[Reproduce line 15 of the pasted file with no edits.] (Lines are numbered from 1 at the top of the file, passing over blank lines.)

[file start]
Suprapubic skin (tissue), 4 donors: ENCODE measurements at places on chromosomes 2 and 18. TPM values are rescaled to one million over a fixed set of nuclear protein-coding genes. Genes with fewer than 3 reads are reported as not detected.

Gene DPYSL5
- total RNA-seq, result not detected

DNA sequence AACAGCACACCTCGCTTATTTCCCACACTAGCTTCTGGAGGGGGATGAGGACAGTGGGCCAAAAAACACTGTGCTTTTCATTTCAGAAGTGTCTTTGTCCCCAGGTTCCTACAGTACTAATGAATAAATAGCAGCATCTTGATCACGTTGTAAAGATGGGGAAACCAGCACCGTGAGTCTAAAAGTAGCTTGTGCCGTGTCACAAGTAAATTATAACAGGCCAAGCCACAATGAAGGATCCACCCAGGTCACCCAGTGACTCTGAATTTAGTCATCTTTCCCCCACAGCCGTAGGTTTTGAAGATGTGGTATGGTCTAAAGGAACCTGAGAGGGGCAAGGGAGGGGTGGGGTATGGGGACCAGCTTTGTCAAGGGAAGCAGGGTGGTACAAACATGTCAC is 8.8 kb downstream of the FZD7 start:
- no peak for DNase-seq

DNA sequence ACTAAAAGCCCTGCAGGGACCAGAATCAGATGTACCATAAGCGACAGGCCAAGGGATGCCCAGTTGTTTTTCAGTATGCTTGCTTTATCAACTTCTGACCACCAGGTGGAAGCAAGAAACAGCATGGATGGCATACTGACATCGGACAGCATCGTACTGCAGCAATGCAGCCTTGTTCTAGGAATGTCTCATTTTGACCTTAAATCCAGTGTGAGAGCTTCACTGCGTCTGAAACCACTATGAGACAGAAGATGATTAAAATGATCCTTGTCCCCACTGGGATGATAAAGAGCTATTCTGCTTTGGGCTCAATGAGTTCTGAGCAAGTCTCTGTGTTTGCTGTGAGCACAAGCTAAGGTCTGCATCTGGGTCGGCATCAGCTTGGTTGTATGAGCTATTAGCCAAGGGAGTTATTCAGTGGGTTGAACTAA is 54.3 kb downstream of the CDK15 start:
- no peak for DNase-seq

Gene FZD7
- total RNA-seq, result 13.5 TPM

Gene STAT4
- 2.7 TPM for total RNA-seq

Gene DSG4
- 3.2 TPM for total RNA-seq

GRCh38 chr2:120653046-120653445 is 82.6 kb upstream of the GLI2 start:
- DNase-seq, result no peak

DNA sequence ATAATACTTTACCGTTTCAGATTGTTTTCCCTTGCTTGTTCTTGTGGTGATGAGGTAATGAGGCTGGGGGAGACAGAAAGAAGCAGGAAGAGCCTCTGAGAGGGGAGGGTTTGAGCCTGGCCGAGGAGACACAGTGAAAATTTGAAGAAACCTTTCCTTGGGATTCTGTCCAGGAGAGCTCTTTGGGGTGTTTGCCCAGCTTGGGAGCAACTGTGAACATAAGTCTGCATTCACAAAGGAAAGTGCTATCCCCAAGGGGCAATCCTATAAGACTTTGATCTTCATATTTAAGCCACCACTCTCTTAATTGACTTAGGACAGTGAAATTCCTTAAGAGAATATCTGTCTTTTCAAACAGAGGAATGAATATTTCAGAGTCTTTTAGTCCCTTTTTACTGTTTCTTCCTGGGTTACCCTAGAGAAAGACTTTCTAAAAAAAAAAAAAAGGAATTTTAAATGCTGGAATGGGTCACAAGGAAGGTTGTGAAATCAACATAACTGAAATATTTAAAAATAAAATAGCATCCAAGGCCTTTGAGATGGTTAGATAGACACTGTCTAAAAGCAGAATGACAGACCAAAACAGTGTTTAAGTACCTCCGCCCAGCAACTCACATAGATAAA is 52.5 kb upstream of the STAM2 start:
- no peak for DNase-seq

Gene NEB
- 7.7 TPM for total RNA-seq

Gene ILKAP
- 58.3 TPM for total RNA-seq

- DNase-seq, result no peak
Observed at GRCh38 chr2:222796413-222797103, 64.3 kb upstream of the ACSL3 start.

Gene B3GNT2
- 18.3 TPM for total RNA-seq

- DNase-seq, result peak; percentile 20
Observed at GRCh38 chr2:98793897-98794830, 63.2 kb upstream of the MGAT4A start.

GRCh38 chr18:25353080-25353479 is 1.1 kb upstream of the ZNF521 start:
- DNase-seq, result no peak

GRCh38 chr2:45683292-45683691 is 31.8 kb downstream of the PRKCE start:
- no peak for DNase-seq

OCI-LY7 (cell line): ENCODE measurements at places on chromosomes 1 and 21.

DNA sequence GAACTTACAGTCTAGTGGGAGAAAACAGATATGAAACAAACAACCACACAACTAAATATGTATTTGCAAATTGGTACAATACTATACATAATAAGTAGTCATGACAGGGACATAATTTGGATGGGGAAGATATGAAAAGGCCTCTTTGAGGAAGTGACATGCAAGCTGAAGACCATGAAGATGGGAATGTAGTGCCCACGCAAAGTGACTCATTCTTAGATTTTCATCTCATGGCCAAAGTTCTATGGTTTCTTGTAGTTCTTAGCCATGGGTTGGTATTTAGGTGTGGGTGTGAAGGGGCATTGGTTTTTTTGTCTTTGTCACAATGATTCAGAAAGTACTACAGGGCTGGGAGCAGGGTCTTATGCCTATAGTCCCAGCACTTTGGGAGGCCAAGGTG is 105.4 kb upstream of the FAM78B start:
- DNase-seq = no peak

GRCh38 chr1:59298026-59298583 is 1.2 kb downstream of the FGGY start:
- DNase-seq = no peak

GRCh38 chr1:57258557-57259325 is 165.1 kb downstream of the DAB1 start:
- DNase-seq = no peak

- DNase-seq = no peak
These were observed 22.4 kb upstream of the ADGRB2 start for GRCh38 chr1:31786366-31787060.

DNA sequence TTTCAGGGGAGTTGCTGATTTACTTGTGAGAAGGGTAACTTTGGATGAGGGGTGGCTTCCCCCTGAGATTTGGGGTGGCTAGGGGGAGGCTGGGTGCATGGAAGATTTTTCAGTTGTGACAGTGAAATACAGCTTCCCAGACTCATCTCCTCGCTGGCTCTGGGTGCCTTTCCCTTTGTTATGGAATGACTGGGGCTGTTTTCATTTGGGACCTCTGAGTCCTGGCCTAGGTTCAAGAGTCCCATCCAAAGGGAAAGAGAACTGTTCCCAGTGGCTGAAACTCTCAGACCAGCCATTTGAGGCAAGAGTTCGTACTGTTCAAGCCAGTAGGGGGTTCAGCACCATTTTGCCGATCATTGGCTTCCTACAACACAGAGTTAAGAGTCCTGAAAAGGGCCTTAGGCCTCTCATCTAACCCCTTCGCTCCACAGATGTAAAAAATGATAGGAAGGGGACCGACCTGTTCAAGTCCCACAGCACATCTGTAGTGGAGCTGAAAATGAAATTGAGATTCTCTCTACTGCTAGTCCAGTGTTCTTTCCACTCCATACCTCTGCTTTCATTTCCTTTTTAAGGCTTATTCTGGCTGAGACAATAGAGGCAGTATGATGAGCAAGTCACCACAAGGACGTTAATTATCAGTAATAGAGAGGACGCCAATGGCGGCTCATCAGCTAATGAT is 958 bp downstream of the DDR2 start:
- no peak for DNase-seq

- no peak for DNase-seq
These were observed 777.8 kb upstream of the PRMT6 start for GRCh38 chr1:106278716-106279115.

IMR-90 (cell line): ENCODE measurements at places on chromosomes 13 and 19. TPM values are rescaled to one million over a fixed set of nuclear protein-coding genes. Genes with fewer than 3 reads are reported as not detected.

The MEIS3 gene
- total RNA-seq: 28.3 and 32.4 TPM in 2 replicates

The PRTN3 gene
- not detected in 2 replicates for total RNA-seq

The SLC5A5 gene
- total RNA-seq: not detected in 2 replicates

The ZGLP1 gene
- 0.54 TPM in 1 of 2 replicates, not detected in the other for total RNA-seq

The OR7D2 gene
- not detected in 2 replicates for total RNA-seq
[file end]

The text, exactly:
- DNase-seq, result no peak